Some Evidence Mobile Health Interventions Can Lower CVD Risk
mHealth programs generally improve overall cardiovascular disease risk, at least in the short term.
(HealthDay News) -- Mobile health (mHealth) technology can potentially improve overall cardiovascular disease (CVD) risk, according to a review published online in the Canadian Journal of Cardiology.
Harry Klimis, MBBS, from the University of Sydney, and colleagues reviewed mHealth interventions that target multiple cardiovascular risk factors in the context of primary and secondary prevention. The models of mHealth delivery were generally smartphone applications and text messaging.
The researchers found some evidence that mHealth interventions improve individual CVD risk factors; however, few randomized controlled trials have assessed the feasibility and effectiveness of mHealth approaches for targeting multiple CVD risk factors. A number of mHealth interventions aim to deliver secondary prevention to patients with CVD. mHealth programs generally improve overall CVD risk, at least in the short term; positive results were seen with the Tobacco, Exercise, and Diet Messages and Text4Heart text message-based interventions. Text message-based interventions have also shown promise in optimizing medication adherence. Many of the cardiovascular mHealth options available to consumers have not undergone significant evaluation and do not have US Food and Drug Administration approval.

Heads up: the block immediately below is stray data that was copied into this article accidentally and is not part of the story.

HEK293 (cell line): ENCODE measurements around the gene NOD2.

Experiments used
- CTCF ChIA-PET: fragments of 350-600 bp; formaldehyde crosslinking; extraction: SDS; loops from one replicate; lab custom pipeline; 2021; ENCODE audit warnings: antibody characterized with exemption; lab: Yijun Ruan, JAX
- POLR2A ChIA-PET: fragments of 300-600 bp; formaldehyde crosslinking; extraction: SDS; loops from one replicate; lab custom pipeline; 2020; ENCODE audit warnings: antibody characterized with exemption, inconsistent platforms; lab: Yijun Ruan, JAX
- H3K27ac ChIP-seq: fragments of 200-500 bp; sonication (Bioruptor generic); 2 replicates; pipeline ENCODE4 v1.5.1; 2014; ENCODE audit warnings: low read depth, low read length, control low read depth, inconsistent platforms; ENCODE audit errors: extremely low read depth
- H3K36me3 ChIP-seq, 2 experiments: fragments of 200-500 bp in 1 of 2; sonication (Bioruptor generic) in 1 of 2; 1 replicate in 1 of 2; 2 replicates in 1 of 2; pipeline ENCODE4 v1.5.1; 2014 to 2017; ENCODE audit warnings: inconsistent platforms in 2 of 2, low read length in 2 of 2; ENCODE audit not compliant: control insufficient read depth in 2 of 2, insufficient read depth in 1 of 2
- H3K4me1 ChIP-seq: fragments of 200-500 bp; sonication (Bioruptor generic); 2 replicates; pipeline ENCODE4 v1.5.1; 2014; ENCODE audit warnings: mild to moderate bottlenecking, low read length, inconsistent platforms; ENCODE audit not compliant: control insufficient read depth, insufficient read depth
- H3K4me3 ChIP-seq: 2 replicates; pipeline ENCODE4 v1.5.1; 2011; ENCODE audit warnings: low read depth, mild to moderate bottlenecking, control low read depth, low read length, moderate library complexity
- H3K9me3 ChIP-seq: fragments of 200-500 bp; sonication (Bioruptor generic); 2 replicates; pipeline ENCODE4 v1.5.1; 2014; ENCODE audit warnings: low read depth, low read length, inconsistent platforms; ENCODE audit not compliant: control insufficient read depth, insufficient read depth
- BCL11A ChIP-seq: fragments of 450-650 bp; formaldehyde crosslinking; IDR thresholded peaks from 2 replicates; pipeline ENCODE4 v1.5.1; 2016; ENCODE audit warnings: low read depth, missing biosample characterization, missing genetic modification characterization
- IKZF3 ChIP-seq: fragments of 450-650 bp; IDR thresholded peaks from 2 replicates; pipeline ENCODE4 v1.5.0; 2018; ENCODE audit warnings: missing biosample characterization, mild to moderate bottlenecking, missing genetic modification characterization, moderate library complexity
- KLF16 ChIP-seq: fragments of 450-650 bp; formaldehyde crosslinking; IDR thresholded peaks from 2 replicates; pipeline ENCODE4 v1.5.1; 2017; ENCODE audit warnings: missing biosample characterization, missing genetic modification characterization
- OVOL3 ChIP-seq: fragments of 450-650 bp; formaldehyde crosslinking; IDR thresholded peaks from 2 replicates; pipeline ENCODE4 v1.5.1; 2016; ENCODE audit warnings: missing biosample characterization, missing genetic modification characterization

"There is evidence supporting the utility of mHealth programs, at least in the short-term," the authors write. "However, there are many unknown variables, including which mode of mHealth (or combination of) would be most efficacious. The current challenge is ensuring patients have access to evidence-based choices that have the input of clinicians."